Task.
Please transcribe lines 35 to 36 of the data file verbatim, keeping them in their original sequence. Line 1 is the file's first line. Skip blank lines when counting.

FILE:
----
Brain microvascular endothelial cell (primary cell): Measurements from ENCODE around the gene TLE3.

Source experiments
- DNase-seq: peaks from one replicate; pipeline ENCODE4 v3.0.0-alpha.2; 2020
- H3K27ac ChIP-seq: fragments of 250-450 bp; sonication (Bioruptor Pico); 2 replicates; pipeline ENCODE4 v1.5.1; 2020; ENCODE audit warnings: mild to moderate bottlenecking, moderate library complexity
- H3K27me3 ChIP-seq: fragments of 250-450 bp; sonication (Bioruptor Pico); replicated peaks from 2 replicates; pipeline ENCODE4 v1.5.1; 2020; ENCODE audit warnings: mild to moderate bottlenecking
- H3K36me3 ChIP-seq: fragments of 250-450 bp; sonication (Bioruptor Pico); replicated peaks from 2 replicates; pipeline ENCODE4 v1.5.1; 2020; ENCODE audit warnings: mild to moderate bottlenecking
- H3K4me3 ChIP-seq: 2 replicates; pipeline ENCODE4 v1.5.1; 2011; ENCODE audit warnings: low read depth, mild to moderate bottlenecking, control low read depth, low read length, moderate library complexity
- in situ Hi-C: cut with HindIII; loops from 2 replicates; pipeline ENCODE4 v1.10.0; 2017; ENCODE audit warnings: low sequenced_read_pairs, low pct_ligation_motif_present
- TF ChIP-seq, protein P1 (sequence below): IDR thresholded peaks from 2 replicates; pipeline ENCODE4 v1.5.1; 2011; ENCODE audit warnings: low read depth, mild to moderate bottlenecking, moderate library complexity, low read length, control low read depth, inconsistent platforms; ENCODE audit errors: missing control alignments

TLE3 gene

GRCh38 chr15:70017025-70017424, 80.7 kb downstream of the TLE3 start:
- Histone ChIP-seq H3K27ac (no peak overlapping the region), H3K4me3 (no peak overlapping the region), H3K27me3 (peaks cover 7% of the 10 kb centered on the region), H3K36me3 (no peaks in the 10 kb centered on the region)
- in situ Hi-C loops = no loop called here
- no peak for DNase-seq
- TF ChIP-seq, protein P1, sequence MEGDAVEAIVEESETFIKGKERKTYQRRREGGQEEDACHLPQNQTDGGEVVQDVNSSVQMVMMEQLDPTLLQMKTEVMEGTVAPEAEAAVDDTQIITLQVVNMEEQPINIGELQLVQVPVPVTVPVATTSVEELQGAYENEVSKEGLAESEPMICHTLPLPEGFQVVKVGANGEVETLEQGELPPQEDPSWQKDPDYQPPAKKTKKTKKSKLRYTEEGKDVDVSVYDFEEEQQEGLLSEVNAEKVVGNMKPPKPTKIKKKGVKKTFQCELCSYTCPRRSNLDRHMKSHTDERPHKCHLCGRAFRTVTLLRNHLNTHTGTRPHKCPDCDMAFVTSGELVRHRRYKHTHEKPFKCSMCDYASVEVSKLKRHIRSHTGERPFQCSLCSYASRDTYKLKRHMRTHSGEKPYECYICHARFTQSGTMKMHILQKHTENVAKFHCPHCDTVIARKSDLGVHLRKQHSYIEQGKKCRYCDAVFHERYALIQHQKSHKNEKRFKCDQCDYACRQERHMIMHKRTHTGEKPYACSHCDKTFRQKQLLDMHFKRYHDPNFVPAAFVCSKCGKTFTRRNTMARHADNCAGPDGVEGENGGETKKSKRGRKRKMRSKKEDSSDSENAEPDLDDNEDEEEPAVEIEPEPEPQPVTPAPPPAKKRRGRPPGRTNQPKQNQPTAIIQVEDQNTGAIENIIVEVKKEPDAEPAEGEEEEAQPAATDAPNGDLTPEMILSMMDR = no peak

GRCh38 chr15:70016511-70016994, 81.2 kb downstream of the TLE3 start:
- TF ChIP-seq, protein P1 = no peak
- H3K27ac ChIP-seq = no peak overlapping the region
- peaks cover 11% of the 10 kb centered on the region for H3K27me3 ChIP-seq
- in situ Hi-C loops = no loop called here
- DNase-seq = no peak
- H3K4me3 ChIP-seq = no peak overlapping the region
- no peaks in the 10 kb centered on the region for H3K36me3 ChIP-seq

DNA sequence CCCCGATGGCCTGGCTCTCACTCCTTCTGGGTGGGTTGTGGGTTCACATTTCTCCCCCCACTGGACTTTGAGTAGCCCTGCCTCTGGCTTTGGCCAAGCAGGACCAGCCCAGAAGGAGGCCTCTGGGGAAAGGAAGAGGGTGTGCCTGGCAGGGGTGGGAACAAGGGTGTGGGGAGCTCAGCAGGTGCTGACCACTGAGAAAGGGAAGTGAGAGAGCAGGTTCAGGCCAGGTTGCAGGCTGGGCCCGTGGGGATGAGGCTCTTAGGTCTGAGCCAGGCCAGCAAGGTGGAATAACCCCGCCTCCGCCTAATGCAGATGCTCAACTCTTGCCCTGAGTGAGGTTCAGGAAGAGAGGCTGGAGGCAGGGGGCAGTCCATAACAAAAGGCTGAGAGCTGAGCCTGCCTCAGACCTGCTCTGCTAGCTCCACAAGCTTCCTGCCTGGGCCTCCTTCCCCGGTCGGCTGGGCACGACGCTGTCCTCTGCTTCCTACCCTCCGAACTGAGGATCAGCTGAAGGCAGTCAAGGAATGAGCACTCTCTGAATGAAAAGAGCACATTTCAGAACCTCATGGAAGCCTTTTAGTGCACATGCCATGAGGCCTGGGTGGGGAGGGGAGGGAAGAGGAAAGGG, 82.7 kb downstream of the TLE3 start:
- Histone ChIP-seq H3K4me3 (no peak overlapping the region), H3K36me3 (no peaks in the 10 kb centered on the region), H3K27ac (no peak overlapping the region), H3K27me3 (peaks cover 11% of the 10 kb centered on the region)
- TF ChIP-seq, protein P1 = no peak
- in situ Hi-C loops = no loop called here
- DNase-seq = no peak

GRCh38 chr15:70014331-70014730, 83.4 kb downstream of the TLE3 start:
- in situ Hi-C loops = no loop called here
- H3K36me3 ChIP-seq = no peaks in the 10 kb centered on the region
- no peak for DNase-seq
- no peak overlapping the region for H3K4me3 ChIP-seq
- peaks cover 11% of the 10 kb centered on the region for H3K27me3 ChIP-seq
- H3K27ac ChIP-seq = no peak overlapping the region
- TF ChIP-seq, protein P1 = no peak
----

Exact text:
- H3K27ac ChIP-seq = no peak overlapping the region
- TF ChIP-seq, protein P1 = no peak